Are there other ways for the adversaries to tamper with the data outside the Fabric transaction flow?
The ledger, and the associated state, in a Fabric channel is maintained individually by each participant in the channel (at the associated peer). Since each peer owns its own copy of the ledger, it can go ahead and modify its state locally. Adversaries can therefore effect a tampering by modifying their local copies. However, this is what I call tampering the data ‘Ostrich-style’. Just because an adversary(s) changes his view of the state it does not imply all the participants in the channel would also view the state differently. The other honest participants would continue to see only the legitimate updates to the state. Since the adversaries are a minority by our assumption, there is no way that they can convince others that theirs is the correct state. Hence, again, no tampering.
The second adversary model
In the second model, we are assuming that there is an external auditor who requires access to the transactions between a group of participants. For example, a government body could be interested in looking at the transactions between a group of financial institutions in the event of a fraud. The implicit assumption here is of course that the financial institutions were transacting through a Hyperledger Fabric network.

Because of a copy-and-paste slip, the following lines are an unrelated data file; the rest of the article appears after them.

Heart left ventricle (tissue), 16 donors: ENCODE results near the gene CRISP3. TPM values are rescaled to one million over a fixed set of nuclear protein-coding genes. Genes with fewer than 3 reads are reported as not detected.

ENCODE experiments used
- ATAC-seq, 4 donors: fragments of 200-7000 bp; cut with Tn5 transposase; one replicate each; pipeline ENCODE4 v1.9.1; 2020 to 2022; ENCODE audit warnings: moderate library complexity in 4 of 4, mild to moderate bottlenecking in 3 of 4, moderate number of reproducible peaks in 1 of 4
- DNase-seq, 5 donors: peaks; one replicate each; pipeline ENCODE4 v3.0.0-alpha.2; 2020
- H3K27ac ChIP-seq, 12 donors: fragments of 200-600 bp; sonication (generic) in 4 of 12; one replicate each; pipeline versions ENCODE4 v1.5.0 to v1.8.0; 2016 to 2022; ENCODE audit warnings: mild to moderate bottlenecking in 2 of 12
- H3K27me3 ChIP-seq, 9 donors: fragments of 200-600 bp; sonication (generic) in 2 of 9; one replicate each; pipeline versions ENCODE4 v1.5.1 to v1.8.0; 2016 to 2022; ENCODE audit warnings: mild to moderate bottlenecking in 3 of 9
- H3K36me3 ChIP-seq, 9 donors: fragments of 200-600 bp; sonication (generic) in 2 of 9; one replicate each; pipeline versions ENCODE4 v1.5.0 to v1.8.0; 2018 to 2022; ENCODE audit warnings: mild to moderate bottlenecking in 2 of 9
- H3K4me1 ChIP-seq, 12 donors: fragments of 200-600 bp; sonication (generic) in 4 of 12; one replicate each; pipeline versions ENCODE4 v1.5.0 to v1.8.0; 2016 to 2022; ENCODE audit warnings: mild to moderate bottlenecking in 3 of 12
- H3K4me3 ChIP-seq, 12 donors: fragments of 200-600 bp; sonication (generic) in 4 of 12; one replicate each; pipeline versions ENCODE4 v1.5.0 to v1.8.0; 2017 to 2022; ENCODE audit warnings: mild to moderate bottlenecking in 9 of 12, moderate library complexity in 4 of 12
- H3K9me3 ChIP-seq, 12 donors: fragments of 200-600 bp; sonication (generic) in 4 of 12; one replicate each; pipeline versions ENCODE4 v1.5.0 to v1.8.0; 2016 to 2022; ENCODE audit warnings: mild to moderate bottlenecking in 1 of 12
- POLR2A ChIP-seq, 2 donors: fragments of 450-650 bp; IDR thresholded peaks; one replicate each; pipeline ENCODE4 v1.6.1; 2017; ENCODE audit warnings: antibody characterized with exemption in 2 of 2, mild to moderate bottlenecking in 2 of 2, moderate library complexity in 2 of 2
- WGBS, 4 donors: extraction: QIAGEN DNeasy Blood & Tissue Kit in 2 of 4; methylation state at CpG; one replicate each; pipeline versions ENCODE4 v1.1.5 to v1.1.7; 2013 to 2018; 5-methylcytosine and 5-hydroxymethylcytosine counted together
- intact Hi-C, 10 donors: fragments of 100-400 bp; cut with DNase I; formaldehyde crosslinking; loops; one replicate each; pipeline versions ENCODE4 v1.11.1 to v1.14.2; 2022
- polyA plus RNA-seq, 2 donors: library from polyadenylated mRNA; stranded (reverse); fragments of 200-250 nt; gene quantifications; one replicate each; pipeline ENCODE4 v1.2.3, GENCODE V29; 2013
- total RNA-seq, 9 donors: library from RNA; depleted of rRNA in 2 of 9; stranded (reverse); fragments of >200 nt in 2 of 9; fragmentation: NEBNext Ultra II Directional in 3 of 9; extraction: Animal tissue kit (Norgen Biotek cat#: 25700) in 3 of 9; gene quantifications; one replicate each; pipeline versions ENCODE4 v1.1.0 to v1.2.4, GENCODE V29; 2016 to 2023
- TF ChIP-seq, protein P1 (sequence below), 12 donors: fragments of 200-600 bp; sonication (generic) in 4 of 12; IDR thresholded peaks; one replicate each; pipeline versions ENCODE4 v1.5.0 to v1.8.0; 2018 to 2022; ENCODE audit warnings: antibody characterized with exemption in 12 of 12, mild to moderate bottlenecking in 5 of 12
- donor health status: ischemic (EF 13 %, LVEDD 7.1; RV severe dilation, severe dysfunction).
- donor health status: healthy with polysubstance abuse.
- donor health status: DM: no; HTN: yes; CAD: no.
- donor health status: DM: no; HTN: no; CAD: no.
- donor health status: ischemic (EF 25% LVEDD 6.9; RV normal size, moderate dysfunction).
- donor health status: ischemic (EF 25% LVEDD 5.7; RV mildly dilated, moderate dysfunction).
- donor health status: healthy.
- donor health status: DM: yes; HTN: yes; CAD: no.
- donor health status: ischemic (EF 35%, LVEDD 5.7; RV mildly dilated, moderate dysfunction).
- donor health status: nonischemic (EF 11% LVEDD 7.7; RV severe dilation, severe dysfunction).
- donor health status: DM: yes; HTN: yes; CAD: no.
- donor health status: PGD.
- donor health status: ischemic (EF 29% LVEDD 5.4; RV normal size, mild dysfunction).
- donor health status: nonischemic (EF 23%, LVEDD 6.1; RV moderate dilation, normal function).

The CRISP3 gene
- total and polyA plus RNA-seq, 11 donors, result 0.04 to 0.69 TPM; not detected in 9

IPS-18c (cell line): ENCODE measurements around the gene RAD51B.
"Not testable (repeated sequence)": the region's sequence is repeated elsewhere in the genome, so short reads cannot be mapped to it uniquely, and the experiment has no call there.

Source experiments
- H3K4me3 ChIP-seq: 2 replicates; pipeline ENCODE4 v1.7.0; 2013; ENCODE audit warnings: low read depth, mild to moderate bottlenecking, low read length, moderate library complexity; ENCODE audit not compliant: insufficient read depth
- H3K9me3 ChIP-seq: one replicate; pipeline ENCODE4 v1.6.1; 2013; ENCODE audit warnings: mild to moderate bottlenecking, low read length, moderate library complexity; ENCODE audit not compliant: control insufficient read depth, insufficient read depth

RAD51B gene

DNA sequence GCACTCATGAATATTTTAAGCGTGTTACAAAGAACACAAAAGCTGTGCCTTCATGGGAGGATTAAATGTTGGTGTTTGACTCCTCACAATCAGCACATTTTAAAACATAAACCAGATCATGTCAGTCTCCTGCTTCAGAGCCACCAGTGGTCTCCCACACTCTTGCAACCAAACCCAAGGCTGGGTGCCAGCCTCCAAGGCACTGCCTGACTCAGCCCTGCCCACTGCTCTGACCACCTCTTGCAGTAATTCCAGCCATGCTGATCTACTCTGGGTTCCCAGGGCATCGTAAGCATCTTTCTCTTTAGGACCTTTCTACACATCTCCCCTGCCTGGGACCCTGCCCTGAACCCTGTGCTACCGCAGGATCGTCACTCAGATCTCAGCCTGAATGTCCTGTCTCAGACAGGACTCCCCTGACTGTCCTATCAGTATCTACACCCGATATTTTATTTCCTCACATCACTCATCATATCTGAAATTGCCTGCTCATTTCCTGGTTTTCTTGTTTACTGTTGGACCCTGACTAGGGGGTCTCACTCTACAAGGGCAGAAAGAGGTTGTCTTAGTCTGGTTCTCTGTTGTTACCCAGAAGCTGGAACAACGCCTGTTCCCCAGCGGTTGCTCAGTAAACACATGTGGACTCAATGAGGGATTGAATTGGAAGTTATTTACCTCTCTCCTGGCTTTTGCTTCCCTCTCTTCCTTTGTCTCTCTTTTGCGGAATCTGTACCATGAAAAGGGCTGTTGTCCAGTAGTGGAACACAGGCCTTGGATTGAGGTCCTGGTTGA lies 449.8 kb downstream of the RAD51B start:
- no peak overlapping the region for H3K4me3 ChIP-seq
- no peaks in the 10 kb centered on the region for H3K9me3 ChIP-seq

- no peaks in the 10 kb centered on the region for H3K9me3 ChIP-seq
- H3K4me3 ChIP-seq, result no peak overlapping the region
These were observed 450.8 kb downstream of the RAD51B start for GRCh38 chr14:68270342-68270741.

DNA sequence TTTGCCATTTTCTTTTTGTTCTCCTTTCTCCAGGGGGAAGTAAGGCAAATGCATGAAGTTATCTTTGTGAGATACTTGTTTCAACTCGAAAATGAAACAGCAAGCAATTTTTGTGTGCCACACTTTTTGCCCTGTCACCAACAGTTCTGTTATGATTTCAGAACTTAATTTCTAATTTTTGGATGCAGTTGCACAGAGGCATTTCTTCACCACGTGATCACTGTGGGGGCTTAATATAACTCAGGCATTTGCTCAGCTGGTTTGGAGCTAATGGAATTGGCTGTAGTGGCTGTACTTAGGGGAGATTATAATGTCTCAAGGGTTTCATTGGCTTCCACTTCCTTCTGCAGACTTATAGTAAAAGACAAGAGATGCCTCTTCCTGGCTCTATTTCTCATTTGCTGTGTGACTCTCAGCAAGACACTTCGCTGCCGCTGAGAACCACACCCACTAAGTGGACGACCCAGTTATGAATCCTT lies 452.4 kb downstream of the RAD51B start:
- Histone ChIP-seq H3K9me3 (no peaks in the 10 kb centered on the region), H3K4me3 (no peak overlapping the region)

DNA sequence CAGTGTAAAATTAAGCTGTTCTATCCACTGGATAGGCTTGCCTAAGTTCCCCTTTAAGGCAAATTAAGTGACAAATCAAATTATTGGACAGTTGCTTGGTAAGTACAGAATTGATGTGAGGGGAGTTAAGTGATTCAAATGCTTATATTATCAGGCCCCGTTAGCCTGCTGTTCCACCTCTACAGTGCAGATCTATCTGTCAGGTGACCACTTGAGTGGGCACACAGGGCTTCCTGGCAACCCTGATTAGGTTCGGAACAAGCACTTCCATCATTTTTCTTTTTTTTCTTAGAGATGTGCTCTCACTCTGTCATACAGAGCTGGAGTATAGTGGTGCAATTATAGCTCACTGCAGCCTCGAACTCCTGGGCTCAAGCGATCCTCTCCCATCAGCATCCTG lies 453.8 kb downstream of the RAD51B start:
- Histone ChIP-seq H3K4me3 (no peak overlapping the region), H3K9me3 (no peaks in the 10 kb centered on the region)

Of course, as discussed earlier, if all the participants agree on rewriting the ledger to cover up the fraud, they most certainly can do so. They can follow the protocol all the way and yet achieve the rewriting by submitting new transactions from the exact point they want the history to be rewritten. While this would take some time subject to the performance characteristics of the underlying Fabric network, it is not computationally hard as in the case of Bitcoin. So what is the solution for this case? There are two ways to achieve tamper-proofing (or detecting tampering depending upon the solution used) here:
- The auditor should be a member of the channel and track all the activities. Of course, the tamper-proofing is achieved only from the point that the auditor joins the channel. The history prior to the auditor joining could have been tampered with by the participants. However, once the auditor joins, it can track any tampering including with the history as available with the auditor from the time of its joining. Depending on the power that is given to the auditor, it can also force the channel participants to sync with its own copy in the case of divergence of state between the auditor and the participants.